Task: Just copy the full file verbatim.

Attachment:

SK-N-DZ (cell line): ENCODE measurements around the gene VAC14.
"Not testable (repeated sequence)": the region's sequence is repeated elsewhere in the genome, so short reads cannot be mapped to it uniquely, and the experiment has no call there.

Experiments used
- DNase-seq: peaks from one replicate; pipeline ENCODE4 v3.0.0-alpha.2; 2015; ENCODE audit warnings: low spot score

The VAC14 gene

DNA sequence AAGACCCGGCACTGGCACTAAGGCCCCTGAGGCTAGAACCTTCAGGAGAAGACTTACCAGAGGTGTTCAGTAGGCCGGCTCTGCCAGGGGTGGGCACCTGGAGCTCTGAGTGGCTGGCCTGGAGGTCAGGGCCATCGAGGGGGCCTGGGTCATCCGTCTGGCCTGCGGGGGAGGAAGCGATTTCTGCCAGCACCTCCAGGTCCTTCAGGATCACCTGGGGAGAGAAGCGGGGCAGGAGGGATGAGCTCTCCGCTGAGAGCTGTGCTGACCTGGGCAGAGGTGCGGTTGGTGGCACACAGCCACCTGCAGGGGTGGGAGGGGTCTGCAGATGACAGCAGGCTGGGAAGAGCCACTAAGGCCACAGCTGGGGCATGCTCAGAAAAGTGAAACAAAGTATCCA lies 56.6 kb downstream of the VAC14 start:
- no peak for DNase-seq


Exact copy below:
SK-N-DZ (cell line): ENCODE measurements around the gene VAC14.
"Not testable (repeated sequence)": the region's sequence is repeated elsewhere in the genome, so short reads cannot be mapped to it uniquely, and the experiment has no call there.

Experiments used
- DNase-seq: peaks from one replicate; pipeline ENCODE4 v3.0.0-alpha.2; 2015; ENCODE audit warnings: low spot score

The VAC14 gene

DNA sequence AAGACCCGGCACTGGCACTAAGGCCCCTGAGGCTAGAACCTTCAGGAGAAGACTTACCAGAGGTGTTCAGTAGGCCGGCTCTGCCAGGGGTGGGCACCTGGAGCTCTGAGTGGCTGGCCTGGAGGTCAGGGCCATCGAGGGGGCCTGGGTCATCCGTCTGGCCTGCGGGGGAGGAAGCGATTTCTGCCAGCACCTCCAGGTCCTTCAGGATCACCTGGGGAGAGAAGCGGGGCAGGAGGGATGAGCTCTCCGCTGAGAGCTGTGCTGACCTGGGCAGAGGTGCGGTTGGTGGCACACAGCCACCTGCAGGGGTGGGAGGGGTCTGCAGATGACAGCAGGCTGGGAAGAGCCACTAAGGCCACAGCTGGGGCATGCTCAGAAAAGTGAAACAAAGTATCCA lies 56.6 kb downstream of the VAC14 start:
- no peak for DNase-seq